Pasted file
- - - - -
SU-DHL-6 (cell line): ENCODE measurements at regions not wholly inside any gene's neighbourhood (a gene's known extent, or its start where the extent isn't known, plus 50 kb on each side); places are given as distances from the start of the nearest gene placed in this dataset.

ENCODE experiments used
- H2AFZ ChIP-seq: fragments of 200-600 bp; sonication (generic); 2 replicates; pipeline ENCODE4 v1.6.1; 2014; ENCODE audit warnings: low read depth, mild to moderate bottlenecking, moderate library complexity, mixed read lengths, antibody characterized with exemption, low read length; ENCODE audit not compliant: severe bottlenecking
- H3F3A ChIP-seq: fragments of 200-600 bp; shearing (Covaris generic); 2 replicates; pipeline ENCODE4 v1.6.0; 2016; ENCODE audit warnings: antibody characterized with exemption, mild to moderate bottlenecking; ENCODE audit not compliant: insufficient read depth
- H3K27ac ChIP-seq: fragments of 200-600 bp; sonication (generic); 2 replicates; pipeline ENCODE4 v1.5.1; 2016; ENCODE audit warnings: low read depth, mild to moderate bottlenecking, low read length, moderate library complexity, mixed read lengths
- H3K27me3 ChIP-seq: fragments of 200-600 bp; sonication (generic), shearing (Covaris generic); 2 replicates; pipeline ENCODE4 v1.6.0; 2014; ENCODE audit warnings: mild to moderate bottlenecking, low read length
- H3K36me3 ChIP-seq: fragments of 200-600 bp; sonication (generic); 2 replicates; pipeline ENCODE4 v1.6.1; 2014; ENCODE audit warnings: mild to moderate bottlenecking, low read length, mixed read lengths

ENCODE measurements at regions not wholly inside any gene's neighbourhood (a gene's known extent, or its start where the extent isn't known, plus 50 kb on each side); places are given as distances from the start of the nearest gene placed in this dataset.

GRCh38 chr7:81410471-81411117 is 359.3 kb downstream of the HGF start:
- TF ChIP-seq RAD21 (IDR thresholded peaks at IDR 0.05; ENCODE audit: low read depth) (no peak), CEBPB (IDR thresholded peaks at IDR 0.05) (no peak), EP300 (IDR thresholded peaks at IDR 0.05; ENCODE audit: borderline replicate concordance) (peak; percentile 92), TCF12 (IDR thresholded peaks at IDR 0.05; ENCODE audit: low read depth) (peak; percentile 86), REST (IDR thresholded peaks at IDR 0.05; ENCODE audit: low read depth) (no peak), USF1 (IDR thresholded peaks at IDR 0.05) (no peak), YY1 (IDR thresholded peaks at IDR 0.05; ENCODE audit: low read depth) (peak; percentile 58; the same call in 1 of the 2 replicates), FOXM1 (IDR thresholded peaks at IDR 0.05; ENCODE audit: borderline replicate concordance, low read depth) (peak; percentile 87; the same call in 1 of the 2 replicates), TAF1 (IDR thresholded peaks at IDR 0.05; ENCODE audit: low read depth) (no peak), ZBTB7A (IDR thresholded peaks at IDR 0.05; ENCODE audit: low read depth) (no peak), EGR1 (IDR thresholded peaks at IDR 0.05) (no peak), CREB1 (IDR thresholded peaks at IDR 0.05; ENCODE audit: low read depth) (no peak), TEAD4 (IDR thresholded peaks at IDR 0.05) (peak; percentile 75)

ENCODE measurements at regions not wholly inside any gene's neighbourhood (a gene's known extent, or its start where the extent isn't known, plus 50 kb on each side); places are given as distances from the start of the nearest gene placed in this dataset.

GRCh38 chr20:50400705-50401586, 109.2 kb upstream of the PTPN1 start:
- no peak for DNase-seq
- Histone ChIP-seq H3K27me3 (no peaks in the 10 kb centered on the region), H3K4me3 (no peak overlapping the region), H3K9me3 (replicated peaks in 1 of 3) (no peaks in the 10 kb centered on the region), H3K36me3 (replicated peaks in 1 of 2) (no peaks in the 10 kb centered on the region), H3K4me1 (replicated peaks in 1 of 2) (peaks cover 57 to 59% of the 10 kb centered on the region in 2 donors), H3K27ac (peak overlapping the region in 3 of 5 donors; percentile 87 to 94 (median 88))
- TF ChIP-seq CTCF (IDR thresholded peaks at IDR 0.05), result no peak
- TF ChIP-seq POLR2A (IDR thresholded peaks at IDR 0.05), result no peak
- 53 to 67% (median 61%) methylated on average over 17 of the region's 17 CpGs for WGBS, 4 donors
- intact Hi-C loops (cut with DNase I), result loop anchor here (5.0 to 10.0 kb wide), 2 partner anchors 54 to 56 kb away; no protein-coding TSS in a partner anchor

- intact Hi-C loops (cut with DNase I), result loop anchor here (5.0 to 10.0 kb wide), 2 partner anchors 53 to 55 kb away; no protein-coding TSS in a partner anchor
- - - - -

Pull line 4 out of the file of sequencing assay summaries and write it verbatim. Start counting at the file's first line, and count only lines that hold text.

- H3F3A ChIP-seq: fragments of 200-600 bp; shearing (Covaris generic); 2 replicates; pipeline ENCODE4 v1.6.0; 2016; ENCODE audit warnings: antibody characterized with exemption, mild to moderate bottlenecking; ENCODE audit not compliant: insufficient read depth